A (not too serious) guide to the infamous Rochester dish
The “Garbage Plate” is a thing of legend. This notorious local street food has been documented in many articles and news stories around the nation. Here at Visit Rochester, it is often one of the first things visitors ask about—especially food adventurers. So here is our guide to tell you what you need to know, dispel some myths, and dare you to visit Rochester and taste it for yourself.
What You Need To Know
The name “Garbage Plate” is trademarked by Nick Tahou Hots, home of the original Garbage Plate. Visitors will also find other versions of this dish (and variations on it) on menus all over the Rochester area. From small hamburger joints, to fine dining restaurants and everything in-between. Each restaurant puts their own spin on it—there are some who have created healthy versions, upscale versions and yes, there is even a sushi version. Names also vary, on some menus it is called the “Rochester Plate,” a “Trash Plate,” or a “Trasher Plate." Other clever names include the “Compost Plate," “the Sticky Icky Plate,” and the “Junkyard Plate."
What Is A Plate?
A traditional plate is your choice of cheeseburger, hamburger, Italian sausages, steak, chicken, white or red hots*, served on top of any combination of home fries, french fries, baked beans, and/or macaroni salad. The plate is usually topped with “hot sauce”. Rochester hot sauce is a spicy meat sauce. Optional mustard and onions may be added on top (as a heartburn garnish). It is usually served with a side of buttered bread. But don't let the description or name deter you, it is not unlike other dishes where food of a similar genre are all piled on top of each other (we're looking at you Taco Bell Border Bowl).
Nick Tahou’s And The Legend
Legend has it that Nick Tahou invented the plate late one night when some college students came in to the restaurant and requested a plate with “all the garbage on it”. The owner then made his new variation of the combination plate. Over time it grew into a local favorite. Today, Nick Tahou’s (celebrating 100 years in business in 2017) stands in the same location in downtown Rochester serving up this heaping meal every day. It is located along (although not part of) the Rochester Heritage trail. Which makes it a convenient stop for visitors on their way to or from the Susan B. Anthony Museum & House.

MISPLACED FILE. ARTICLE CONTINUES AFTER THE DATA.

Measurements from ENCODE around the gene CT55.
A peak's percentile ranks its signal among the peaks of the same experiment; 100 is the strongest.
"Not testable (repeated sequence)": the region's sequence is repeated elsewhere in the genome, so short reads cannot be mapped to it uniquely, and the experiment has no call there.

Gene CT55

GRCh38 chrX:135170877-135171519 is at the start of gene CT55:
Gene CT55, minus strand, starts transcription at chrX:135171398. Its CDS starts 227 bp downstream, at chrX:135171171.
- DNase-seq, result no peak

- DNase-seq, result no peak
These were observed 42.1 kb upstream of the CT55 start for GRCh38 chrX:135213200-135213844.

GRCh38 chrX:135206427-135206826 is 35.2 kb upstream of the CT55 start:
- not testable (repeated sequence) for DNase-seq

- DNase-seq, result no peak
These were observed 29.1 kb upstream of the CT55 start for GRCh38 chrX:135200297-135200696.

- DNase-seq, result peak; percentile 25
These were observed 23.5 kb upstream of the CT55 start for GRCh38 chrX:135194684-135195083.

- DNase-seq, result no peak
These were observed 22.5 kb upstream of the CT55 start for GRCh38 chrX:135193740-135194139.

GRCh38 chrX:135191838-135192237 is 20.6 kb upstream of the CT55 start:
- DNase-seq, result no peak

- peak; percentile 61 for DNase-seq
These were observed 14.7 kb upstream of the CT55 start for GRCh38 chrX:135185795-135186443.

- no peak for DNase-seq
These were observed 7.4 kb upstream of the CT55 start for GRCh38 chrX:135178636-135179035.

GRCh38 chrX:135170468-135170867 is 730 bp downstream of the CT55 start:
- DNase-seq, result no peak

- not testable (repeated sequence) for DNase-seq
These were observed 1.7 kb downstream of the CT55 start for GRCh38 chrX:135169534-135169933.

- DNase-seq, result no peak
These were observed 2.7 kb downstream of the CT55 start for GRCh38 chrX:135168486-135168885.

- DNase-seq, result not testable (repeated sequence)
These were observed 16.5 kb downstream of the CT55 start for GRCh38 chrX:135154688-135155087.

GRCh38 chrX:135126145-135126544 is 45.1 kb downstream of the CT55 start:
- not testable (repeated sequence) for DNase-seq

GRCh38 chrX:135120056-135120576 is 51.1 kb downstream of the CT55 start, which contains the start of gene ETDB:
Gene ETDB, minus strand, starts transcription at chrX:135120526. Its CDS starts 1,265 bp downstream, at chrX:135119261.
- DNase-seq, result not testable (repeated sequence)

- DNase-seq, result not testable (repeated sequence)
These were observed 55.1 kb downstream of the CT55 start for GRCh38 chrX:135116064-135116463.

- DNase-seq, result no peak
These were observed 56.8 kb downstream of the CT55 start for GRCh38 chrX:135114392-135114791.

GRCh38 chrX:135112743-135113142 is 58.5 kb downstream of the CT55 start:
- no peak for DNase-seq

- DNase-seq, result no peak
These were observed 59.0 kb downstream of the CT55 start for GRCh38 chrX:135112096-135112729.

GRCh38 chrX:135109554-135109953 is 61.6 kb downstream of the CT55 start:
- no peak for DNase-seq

Rochester And The “Garbage Plate"
For locals, the “Garbage Plate” is something one either loves or loathes (Read Boomtown Table: The Great Plate Debate). For those who love it, it is a local treasure and they have strong opinions on where to get the best plate. For others...well let's just say, its not the healthiest thing you may ever eat and it is certainly not for the faint of heart. However its fame and notoriety has earned it attention from all over the U.S. Visiting performers like comedians often make it part of the show (John Stewart, Second City, Jim Gaffigan). It has also been featured in many magazine articles, blogs and other news media (see links below).
Okay, Great...Now Where Do I Get One?
Ah...you are brave aren't you. Very well then, a complete list of plates would be enormous--so here's a "short" list to get you started. Keep in mind, Rochester and the Finger Lakes are so much more than this one gastronomic marvel. Our region is rich in culinary delights that rival larger cities and create memorable experiences for foodies all over the world. (Read: Food, Wine & Beer in Rochester and the Finger Lakes).
Nick Tahou Hots
Garbage Plate (The Original)
Junkyard Dog Plate
The "1104" Plate
The Sticky Icky Plate
Marshall Street Bar & Grill
Sushi fusion plate
The Cub Room
Genesee Brew House
Rochester Red Wings at Frontier Field
The Trash Can
New in 2017
*hots are a Rochester version of hot dogs. These meaty sausages come in two varieties "red" and "white". The most popular hots are made by Zweigles, a local company.